New South Wales is entering its third week of lockdown, 18 months after the virus first arrived and was almost eradicated.
For those who believe the vaccinations are a risk worth taking, the vaccination rates are pitifully distant from a level we might consider useful or, sotto voce, herd immunity.
So, back under the duvet for the residents of the biggest economy in the country, because, to paraphrase the head of the Australian Medical Association, Dr Omar Khorshid, “the only alternative to lockdown is more lockdown”.
You may be wondering whether it’s possible to seek a second opinion on that diagnosis and prescription.
The idea of giving up on the tacit “zero covid” strategy was floated in anonymous briefings to the press last week, only to be met with ridicule and accusations of inhumanity but no tangible or executable answer to the question, “the current strategy has clearly failed, so what do we do now?”.
The school holidays finish on Tuesday and thousands of children will be banished to their bedrooms to attend dysfunctional zoom calls with their teachers whilst using the Alt/Tab function to switch back and forth between “class” and Minecraft.
Of course, that describes the kids whose parents are paying attention and haven’t already given up on them. There’s another group, for whom school was probably their last chance of being socialised and staying out of trouble.
Their parents won’t be checking their attendance at virtual class, their internet access and smartphone use will be unrestricted and it’s unlikely they will be prevented from leaving the house during the school day to smoke vapes at the local skate park.
Our local high school suspended more pupils in the term following the last lockdown than they did in the several years prior, combined. The Principal’s hypothesis was that those kids had little to no adult supervision during the lockdown schooling and brought that freedom to misbehave back into the classroom when school returned.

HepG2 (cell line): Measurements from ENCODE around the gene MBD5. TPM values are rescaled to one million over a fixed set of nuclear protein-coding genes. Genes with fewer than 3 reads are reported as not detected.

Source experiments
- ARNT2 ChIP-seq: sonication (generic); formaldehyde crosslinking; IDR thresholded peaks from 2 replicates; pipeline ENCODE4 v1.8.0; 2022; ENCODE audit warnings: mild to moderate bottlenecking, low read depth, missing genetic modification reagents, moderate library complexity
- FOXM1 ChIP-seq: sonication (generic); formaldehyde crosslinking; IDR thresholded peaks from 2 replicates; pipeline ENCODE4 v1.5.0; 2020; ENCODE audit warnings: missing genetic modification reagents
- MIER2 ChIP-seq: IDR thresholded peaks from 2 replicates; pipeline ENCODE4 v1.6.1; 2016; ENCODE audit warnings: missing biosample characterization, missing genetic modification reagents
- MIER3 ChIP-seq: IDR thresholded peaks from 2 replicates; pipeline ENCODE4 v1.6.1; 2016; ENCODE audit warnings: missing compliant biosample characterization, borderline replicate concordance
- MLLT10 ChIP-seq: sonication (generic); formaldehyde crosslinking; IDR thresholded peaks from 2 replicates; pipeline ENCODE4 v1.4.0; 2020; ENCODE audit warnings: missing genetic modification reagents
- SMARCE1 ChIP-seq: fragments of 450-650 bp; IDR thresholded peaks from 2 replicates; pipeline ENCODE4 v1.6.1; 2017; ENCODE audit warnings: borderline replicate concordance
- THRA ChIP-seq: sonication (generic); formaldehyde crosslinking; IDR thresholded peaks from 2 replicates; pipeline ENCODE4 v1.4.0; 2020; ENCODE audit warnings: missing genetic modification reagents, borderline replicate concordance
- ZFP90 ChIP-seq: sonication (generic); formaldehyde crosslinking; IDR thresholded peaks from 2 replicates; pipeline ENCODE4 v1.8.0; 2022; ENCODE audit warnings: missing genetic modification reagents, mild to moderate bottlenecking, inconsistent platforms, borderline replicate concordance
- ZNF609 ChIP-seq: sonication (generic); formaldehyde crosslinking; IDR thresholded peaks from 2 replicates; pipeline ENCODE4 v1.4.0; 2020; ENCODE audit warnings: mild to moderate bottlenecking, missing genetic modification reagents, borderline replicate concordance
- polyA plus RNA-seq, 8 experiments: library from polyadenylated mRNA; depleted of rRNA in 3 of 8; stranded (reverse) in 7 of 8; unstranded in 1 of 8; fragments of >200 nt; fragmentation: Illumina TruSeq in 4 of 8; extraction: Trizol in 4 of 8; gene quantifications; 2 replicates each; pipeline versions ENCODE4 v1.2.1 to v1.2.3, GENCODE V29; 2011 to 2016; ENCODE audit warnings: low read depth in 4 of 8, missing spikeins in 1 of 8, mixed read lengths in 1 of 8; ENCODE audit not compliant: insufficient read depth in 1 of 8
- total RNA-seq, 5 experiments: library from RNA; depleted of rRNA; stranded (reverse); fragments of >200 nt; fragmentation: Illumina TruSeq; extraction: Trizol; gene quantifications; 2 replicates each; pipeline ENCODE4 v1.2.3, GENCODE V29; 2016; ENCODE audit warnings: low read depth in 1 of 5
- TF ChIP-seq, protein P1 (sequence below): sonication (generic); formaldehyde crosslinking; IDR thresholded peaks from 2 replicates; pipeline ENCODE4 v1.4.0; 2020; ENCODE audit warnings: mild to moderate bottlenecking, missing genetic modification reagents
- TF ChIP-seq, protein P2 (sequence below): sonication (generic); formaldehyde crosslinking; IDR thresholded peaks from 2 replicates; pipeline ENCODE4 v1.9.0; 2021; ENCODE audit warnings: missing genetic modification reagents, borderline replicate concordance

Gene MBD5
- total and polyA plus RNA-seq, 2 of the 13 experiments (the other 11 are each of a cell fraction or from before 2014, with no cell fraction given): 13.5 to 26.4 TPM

Eventually, and despite the ridiculous Education Department policies aimed at preventing any semblance of consequences for anti-social behaviour, the school sent these kids home either for short term suspensions or, in the extreme cases, they were “invited” to seek an alternate venue for their education.
The impact of this is going to have dire social consequences. Kids who missed significant portions of school life are not only disadvantaged educationally, but have also missed the last safety net between being a normal member of society or living on its periphery, spending increasing amounts of their lives in and out of the criminal justice system.
You may think these forever lockdowns are the correct response to outbreaks and that we can see the tangible benefit to them in terms of reducing the deaths and hospitalisation of the infected.
Consider the possibility you are only seeing one side of the balance sheet.
In the UK, for example, it is estimated 7 million people avoided non-covid health appointments since the virus arrived. What percentage of those will result in a later terminal diagnosis that might have been avoided if caught earlier?
The official death toll from covid (without questioning the difference between “of” and “with”) is 129,000. If 5% of missed appointments lead to an avoidable death, the covid death count will be less than half of the human cost of “saving the NHS”.
Similarly, the feral kids running around the local area while the middle class kids sit at home in class will become a more visible cost over time. Just because we don’t see the impact now, doesn’t mean you aren’t paying. Remember this in five years time when you have a barbecue discussion about the rise of burglaries, car theft, muggings, drug use, etc.
One can avoid reality but one cannot avoid the consequences of avoiding reality.